DeSantis gets attacked from both sides over school curriculum on slavery, some scholars defend it
Prominent black GOP Congressmen such as Byron Donalds, John James and Wesley Hunt have spoken out against the Florida curriculum.
Florida GOP Gov. Ron DeSantis has been receiving backlash from both Republicans and Democrats regarding the curriculum and history standards on slavery for Florida public schools, while some scholars have come out in defense of it.
The curriculum has in large part been criticized for language that states slaves “developed skills” that later benefited them after slavery was outlawed in America.
South Carolina Sen. Tim Scott came out against the Florida governor during an interview earlier this week.
“There is no silver lining in slavery," he said during an interview with Politico. "Slavery was really about separating families, about mutilating humans and even raping their wives. It was just devastating.” He added that “every person in our country, and certainly running for president, would appreciate that” and that perhaps DeSantis was having a bad day when he defended the curriculum.
Other prominent black GOP Congressmen such as Byron Donalds (R-Fl.), John James (R-Mi.) and Wesley Hunt (R-Tx.) have also spoken out against the curriculum.
"As the direct descendent [sic] of a slave, I have a hard time understanding Governor DeSantis’ position that transferrable skills learned in bondage are somehow a net benefit," Hunt wrote on X.
Vice President Kamala Harris also criticized the curriculum earlier this week.
“They dare to push propaganda to our children,” she said, according to The Hill. “Adults know what slavery really involved. It involved rape. It involved torture. It involved taking a baby from their mother.”
DeSantis pushed back on Harris' comments, saying that she was "lying" about what was in the curriculum.
“Anyone that actually read that and listens to Kamala [Harris] would know that she’s lying,” he said. “That particular provision about the skills, that was in spite of slavery not because of it.”
According to National Review, the 2023 AP African-American studies curriculum released by the College Board also argues that slaves learned skills while in bondage.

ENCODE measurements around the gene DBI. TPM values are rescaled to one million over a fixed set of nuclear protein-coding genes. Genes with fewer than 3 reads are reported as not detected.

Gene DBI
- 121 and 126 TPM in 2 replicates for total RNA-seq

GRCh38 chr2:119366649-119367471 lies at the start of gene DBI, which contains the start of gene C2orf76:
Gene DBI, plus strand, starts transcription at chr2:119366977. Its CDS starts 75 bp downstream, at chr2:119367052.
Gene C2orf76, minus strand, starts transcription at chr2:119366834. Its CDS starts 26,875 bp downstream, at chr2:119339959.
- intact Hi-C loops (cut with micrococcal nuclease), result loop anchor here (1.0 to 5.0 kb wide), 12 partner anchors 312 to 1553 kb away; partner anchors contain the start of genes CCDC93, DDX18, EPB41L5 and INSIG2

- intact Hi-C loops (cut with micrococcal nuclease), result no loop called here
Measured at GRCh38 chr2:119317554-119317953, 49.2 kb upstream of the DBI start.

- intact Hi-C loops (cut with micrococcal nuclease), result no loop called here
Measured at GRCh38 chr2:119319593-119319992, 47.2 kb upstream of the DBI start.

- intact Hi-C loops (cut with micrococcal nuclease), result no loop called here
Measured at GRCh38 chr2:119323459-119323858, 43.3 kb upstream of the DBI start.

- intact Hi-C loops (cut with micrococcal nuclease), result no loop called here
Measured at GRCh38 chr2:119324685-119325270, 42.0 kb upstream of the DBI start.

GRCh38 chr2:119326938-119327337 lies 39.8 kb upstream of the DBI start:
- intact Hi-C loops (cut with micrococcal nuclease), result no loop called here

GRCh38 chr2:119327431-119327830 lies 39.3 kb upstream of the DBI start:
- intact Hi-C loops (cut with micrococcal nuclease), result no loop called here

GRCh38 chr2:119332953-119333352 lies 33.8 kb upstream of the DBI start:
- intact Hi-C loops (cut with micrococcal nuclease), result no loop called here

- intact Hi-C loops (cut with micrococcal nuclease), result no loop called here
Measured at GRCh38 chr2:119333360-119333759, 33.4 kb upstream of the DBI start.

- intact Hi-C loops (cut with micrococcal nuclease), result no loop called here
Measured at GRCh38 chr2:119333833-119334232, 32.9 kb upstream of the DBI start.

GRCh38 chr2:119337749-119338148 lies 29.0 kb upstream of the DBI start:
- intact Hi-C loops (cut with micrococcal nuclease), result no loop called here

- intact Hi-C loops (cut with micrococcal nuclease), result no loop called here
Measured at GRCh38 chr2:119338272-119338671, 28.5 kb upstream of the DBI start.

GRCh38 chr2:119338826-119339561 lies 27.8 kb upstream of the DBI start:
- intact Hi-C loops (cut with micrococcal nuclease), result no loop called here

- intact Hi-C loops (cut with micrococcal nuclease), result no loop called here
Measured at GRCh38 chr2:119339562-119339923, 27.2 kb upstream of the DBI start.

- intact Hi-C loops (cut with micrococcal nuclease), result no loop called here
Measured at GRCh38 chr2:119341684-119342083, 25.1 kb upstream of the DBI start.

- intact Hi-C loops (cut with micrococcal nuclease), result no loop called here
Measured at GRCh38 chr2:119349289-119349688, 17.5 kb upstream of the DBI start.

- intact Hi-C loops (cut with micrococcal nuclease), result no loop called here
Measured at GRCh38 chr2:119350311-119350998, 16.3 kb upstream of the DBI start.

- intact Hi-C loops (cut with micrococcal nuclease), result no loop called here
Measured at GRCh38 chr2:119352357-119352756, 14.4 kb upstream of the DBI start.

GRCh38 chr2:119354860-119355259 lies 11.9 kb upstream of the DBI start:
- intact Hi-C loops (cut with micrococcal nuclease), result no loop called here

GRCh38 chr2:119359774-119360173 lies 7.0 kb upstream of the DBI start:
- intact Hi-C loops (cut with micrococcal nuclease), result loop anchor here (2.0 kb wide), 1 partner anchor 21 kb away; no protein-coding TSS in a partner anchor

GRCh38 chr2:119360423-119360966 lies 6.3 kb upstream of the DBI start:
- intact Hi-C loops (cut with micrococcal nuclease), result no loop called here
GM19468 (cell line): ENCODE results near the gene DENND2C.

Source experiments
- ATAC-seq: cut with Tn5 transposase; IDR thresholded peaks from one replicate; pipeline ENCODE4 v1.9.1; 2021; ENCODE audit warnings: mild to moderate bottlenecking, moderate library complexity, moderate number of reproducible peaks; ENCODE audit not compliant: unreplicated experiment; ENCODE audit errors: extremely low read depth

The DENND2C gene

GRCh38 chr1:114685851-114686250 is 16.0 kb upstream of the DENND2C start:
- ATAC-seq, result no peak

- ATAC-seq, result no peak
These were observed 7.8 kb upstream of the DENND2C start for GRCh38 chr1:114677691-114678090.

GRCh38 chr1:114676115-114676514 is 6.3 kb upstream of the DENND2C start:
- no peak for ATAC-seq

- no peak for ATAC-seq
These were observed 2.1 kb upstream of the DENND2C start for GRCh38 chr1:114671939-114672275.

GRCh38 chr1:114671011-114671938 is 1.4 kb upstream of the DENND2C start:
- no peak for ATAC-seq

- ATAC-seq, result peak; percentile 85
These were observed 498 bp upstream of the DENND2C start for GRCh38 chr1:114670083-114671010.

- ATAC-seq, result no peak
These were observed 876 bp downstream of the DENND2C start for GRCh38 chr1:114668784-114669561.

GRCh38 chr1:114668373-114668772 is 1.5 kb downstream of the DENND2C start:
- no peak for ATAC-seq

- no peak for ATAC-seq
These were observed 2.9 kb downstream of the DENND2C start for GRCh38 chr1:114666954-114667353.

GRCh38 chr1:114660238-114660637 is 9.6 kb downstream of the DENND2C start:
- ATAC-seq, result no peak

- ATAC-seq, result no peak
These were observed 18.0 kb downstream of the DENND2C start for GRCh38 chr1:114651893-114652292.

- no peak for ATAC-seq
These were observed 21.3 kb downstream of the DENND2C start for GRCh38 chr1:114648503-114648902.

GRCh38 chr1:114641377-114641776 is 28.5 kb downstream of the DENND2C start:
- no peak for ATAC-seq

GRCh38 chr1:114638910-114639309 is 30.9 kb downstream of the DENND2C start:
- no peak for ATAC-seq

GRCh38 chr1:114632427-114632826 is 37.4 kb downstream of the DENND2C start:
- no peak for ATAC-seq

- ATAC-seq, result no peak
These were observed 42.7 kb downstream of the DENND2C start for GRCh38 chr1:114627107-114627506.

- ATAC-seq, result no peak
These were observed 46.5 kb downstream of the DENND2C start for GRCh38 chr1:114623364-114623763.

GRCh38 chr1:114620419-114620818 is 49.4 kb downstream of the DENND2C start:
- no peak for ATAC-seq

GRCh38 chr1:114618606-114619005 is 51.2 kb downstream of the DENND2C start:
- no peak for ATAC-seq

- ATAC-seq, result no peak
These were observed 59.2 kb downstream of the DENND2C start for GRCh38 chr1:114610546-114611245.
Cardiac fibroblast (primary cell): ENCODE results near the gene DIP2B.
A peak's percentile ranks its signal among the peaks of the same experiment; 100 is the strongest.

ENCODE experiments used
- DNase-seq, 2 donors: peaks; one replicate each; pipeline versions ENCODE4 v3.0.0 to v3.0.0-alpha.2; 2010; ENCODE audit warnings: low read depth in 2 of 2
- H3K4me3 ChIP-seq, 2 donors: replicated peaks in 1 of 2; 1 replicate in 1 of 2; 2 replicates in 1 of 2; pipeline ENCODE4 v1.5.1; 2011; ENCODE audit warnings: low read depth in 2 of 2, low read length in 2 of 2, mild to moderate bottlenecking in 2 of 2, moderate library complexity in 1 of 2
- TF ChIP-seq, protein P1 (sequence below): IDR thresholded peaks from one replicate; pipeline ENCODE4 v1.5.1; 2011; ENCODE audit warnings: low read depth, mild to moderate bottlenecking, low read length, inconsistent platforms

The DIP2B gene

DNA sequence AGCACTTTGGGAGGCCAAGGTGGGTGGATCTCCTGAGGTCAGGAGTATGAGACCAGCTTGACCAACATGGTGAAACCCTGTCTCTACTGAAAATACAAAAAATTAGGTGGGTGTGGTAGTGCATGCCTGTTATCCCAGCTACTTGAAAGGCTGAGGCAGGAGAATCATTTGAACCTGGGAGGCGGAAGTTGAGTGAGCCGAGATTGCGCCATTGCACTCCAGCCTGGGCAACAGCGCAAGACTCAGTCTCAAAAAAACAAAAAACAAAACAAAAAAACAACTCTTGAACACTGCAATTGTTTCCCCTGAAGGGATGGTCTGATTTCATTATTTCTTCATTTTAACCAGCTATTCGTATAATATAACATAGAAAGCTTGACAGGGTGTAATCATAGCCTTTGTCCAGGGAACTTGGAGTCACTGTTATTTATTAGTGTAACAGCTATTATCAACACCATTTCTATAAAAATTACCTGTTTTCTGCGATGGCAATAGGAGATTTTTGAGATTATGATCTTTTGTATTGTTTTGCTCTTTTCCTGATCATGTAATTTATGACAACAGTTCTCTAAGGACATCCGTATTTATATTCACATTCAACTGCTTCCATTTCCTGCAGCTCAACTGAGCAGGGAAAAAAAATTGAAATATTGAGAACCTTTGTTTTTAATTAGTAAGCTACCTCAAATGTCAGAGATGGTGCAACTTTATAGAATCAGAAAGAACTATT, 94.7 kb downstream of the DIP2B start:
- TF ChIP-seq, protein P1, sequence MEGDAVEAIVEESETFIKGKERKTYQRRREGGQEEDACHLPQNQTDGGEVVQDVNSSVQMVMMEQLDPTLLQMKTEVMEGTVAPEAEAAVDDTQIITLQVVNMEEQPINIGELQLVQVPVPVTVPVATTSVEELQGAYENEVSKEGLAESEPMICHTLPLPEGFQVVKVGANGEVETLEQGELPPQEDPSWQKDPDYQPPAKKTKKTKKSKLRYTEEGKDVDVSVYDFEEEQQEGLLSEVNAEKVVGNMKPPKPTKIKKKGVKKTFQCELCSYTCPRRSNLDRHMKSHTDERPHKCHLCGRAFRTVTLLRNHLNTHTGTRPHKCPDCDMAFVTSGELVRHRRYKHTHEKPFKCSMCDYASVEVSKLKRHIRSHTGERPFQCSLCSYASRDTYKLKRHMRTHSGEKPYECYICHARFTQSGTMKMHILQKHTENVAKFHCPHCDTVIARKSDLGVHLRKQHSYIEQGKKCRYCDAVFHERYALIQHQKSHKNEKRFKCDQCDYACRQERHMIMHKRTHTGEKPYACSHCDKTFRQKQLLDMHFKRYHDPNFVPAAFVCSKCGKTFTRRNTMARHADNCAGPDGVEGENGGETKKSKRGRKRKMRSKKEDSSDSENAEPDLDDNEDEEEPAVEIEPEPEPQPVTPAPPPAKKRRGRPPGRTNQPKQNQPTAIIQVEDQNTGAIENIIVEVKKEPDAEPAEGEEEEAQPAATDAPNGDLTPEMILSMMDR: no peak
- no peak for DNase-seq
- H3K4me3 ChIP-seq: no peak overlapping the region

Unit 2 of the AP’s syllabus on “Slavery, Labor, and American Law,” states that while in bondage, slaves may have learned to become “painters, carpenters, tailors, musicians, and healers” and subsequently “used these skills to provide for themselves and others.”
One of the academics among the 13 experts and educators in the workgroup for the Florida Department of Education who crafted the standards came out against Harris, accusing her of lying about what was in the curriculum.
Dr. William Allen, a black scholar and former chairman of the U.S. Commission on Civil Rights, said during an unaired part of an interview on ABC that the vice president is not accurately portraying what the curriculum says.
"It was never said that slavery was beneficial to Africans," Allen said, according to Fox News. "What was said, and anyone who reads this will see this with clarity, it is the case that Africans proved resourceful, resilient and adaptive and were able to develop skills and aptitudes which served to their benefit, both while enslaved and after enslavement."
Heritage Foundation President Kevin Roberts said that the curriculum was excellent and that these attacks were a smear against DeSantis.
“The outcry over Florida’s African American History standards is absurd,” Roberts, who has a PhD in American history, said in a statement on X. “That happens to be my academic field as a historian; I use to write extensively—including curriculum standards—on the topic. So I took some time to review Florida’s. The bottom line: they are excellent.”